an electrical power source connected so as to maintain the current flow between the first and second electrodes at a value such that the potential of the first electrode means with respect to the fourth electrode is maintained equal to a predetermined value such that said species in said medium will be consumed at said first electrode means and said current will be at a level which is a function of said consumption;
said medium being one from which substantially only said species is electrolytically generable at said second electrode means at said current level; and
said first electrode means being so positioned with respect to said second electrode means and said membrane that said species as generated at said second electrode means is available for consumption at said first electrode means in quantity dependent upon a tendency of said species to establish an equilibrium condition across said membrane between the concentration of said species respectively in said medium and in said fluid; comprising the steps of:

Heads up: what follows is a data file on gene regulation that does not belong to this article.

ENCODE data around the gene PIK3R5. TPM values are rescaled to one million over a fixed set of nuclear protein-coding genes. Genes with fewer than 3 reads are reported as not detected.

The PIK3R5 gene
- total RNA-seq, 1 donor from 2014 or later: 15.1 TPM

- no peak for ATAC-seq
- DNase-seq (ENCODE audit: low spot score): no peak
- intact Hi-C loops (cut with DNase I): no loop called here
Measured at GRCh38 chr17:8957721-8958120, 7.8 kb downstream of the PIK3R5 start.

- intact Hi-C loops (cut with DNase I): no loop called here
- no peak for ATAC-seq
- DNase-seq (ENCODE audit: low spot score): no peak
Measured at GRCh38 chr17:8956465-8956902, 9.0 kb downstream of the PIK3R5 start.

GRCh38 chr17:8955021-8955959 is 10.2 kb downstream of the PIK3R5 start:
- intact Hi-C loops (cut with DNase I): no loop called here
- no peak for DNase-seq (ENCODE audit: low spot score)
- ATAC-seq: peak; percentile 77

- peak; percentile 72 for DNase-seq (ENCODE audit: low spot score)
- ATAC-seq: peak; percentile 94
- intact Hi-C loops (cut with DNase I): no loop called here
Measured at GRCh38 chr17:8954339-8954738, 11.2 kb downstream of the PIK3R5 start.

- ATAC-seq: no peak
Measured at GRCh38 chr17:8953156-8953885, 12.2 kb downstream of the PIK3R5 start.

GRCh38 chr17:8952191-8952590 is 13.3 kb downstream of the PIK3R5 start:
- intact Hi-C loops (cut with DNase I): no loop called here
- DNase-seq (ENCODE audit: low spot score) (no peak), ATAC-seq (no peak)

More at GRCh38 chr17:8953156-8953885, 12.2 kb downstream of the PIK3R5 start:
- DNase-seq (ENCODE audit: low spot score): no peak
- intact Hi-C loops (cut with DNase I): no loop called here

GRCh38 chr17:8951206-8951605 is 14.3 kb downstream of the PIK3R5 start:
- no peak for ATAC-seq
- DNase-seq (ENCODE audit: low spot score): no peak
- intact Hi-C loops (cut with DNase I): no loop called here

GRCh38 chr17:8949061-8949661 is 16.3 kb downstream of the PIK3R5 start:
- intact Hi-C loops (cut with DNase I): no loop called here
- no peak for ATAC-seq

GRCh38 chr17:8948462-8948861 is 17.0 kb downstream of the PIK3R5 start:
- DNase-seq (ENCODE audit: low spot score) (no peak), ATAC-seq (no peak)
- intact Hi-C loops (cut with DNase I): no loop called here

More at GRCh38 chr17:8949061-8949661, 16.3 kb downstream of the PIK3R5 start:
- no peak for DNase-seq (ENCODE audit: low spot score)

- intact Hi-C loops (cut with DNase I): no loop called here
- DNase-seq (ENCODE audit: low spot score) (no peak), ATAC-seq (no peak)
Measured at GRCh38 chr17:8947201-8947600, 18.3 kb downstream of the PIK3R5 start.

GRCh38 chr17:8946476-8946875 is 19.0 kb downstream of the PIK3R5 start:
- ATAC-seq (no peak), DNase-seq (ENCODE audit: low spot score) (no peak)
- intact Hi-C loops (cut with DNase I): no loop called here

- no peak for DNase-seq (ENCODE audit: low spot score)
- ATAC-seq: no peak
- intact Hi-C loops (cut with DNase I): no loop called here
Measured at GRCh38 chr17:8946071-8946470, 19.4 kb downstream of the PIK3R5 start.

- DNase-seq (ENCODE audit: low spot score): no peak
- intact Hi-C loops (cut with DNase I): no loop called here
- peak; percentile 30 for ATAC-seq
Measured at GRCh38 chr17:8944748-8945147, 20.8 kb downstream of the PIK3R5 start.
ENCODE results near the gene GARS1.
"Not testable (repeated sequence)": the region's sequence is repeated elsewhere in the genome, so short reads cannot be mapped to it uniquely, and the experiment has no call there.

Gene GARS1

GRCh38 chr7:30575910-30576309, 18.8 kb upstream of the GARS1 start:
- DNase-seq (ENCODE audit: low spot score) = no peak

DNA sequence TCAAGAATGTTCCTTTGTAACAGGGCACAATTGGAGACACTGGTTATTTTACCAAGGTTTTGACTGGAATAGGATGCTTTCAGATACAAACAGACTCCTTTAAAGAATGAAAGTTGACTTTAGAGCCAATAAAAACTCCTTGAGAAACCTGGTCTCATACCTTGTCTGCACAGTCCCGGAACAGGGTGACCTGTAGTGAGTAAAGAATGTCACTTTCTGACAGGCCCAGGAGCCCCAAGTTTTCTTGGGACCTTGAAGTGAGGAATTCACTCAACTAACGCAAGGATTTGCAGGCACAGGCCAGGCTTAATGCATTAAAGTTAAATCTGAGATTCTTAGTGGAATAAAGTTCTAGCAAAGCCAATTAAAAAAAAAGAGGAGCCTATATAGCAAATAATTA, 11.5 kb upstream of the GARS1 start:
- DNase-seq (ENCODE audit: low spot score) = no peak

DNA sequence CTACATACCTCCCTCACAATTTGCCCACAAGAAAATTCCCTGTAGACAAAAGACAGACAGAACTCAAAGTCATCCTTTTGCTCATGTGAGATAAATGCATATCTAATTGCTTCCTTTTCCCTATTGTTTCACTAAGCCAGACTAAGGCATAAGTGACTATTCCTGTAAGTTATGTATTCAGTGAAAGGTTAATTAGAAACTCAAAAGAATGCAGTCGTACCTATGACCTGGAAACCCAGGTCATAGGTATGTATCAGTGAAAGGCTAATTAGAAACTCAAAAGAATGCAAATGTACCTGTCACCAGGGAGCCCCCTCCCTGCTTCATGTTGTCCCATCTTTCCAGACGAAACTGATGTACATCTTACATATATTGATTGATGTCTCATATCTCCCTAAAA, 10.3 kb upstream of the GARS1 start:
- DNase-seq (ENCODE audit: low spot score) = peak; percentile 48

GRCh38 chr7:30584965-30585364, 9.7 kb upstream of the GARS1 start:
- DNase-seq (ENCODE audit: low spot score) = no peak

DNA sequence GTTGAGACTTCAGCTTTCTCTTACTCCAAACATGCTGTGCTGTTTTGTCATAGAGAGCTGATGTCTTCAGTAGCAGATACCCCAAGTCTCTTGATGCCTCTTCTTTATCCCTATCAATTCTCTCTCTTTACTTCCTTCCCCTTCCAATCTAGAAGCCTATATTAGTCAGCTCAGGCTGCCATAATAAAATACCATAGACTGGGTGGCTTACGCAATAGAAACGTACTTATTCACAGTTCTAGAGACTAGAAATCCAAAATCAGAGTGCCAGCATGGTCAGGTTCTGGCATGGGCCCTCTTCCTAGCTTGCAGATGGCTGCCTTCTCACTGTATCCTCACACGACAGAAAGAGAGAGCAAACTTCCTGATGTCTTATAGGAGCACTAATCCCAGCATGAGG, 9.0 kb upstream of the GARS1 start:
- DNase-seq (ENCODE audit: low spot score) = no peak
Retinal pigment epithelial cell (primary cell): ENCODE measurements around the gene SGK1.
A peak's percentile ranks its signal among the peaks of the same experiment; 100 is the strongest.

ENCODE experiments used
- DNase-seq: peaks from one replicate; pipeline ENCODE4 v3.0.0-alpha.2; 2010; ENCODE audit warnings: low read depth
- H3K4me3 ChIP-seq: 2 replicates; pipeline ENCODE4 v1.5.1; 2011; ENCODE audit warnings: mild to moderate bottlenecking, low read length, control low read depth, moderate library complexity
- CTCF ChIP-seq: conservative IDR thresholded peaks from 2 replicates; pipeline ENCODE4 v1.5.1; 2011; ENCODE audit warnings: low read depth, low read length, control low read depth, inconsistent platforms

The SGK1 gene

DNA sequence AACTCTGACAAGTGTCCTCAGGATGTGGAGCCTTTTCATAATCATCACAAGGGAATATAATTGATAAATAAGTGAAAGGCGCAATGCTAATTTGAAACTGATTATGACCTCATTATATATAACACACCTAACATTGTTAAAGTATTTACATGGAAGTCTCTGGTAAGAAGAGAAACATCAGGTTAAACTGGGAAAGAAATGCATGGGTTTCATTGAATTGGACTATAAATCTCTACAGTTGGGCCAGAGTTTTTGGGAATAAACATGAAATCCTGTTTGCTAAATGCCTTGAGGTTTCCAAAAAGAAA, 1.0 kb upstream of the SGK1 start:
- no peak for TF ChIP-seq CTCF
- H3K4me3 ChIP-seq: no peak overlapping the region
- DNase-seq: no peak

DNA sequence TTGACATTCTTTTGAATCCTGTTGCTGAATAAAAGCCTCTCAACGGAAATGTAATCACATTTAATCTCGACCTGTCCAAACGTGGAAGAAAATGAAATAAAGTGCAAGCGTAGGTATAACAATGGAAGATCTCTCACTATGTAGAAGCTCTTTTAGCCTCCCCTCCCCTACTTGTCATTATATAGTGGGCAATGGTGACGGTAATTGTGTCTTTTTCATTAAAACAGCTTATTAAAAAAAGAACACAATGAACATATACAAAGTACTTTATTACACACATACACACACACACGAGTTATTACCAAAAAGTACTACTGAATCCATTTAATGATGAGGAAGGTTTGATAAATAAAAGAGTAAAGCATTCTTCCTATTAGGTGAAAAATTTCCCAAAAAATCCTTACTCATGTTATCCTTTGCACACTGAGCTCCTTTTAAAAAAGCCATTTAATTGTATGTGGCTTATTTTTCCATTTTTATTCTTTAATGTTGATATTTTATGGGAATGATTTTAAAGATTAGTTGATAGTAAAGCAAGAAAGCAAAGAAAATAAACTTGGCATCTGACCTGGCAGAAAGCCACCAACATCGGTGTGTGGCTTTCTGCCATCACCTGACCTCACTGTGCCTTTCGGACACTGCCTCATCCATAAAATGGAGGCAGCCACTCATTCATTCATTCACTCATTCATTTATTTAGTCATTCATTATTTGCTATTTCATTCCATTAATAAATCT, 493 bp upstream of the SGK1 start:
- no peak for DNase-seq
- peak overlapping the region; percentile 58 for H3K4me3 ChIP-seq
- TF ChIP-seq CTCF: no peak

measuring the current through said first and second electrode means;
substituting said third electrode for said second electrode in said circuit;
measuring the current through said first and third electrode means; and
comparing the current through said first and second electrode means with said current through said first and third electrode means to obtain an indication of the degree of fouling.
5. A method for determining the degree of membrane fouling of an electrode assembly for measuring the concentration of a specific electrochemically active species in a fluid wherein the electrode assembly includes:
an electrolytic medium from which only said species is electrolytically generable;
a membrane selectively permeable to said species;
first and second electrode means of material electrochemically inert to both said medium and said species and having surfaces in contact with said medium;